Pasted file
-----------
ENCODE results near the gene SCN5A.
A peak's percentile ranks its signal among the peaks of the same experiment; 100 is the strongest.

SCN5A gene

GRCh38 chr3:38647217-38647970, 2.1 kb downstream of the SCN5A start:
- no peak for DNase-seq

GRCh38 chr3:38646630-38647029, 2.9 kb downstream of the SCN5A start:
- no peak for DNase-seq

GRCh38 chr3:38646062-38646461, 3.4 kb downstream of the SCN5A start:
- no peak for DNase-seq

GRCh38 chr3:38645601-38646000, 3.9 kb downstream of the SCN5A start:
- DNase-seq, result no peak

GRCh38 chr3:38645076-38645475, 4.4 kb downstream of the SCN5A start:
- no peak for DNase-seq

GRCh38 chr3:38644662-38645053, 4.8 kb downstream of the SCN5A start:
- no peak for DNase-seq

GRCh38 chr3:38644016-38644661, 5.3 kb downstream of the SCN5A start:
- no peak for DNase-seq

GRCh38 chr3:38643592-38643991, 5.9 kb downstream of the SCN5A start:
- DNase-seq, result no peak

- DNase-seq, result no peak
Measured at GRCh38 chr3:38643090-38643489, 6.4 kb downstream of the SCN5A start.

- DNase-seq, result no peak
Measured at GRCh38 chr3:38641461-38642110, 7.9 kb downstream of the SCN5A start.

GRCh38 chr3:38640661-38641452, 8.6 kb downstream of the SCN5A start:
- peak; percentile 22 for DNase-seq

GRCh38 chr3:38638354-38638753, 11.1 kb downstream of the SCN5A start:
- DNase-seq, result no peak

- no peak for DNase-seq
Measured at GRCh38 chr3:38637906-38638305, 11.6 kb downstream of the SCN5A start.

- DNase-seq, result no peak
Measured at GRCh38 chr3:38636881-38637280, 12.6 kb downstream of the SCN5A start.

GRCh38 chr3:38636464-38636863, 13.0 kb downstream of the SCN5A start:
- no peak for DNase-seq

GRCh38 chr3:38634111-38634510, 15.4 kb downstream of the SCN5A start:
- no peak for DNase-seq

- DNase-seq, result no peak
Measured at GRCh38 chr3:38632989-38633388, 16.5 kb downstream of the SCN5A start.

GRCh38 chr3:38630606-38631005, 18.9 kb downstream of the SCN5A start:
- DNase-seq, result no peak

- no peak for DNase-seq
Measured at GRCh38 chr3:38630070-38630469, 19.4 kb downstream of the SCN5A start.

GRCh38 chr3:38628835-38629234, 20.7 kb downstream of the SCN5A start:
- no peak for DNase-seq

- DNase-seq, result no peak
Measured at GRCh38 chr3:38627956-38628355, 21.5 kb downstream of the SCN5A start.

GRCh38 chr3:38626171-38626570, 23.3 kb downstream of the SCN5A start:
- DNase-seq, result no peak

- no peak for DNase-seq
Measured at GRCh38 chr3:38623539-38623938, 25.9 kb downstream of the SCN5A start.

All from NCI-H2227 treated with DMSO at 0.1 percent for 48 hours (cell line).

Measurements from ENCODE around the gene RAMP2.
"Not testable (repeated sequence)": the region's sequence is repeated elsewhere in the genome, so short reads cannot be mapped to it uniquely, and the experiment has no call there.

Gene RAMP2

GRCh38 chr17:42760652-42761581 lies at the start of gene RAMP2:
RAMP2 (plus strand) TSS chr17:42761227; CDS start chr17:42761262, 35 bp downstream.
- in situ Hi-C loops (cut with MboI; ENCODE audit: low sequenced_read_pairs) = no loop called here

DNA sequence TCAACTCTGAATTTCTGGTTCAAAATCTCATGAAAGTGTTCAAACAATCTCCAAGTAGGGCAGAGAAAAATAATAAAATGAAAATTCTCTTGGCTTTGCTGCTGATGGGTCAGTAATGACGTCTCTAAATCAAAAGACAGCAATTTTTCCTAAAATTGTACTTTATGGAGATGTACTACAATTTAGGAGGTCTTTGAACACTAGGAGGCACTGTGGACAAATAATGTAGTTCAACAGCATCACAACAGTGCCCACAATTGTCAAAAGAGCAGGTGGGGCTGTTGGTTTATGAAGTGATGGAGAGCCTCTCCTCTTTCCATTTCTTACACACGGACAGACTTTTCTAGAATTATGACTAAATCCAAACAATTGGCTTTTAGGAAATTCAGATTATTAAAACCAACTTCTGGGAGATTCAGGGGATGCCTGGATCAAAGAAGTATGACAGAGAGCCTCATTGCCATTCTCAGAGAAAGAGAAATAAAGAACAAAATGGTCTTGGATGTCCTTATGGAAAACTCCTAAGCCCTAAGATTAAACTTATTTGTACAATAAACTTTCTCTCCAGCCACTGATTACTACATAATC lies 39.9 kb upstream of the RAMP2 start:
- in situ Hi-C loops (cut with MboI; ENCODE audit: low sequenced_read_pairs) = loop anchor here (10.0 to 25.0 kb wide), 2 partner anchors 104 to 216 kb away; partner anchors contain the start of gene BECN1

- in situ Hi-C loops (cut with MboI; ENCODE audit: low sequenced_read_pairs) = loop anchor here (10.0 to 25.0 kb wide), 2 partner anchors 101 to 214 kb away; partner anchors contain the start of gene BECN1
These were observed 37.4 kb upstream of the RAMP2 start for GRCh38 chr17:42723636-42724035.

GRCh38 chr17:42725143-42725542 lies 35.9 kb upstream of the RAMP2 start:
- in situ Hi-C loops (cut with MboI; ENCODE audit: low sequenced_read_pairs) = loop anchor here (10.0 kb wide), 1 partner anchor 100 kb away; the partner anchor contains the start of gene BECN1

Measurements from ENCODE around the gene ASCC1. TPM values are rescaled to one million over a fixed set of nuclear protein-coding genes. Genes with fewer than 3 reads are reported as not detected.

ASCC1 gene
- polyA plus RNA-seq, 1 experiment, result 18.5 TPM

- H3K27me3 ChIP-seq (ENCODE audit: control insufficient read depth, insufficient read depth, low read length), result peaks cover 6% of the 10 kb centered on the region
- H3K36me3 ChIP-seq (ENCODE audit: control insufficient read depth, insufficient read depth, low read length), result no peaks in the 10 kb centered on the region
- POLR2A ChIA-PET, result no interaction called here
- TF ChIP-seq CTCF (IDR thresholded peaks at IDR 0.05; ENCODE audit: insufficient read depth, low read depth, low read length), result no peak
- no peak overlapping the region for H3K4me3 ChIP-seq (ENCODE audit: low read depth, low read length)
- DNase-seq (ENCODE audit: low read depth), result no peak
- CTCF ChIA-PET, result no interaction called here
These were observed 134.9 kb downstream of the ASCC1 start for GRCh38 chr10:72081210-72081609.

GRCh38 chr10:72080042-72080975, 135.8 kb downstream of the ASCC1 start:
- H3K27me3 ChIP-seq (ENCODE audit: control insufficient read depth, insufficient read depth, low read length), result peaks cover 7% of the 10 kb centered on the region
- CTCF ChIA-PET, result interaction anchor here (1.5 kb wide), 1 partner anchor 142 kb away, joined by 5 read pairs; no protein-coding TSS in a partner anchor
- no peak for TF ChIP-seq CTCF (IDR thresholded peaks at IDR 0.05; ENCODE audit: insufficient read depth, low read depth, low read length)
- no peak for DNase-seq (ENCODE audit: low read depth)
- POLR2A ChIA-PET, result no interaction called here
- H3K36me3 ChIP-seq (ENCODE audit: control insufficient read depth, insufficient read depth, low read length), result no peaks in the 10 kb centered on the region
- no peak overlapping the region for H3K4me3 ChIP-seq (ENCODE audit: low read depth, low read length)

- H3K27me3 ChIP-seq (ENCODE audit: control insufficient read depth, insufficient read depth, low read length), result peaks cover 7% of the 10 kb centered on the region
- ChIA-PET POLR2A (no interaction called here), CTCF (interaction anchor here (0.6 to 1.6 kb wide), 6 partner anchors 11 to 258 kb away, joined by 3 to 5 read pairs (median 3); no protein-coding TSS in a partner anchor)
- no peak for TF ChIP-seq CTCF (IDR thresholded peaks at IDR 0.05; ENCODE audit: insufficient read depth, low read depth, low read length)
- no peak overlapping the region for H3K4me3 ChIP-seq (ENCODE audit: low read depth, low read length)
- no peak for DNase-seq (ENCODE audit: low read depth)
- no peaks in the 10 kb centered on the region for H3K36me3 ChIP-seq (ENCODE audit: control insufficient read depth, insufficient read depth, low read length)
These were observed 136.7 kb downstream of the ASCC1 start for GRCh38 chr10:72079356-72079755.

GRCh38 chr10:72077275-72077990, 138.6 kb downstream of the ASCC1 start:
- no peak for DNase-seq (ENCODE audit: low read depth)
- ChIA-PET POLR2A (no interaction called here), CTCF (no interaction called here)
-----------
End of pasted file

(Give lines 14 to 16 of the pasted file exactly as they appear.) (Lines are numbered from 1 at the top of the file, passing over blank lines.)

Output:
GRCh38 chr3:38644662-38645053, 4.8 kb downstream of the SCN5A start:
- no peak for DNase-seq

GRCh38 chr3:38644016-38644661, 5.3 kb downstream of the SCN5A start: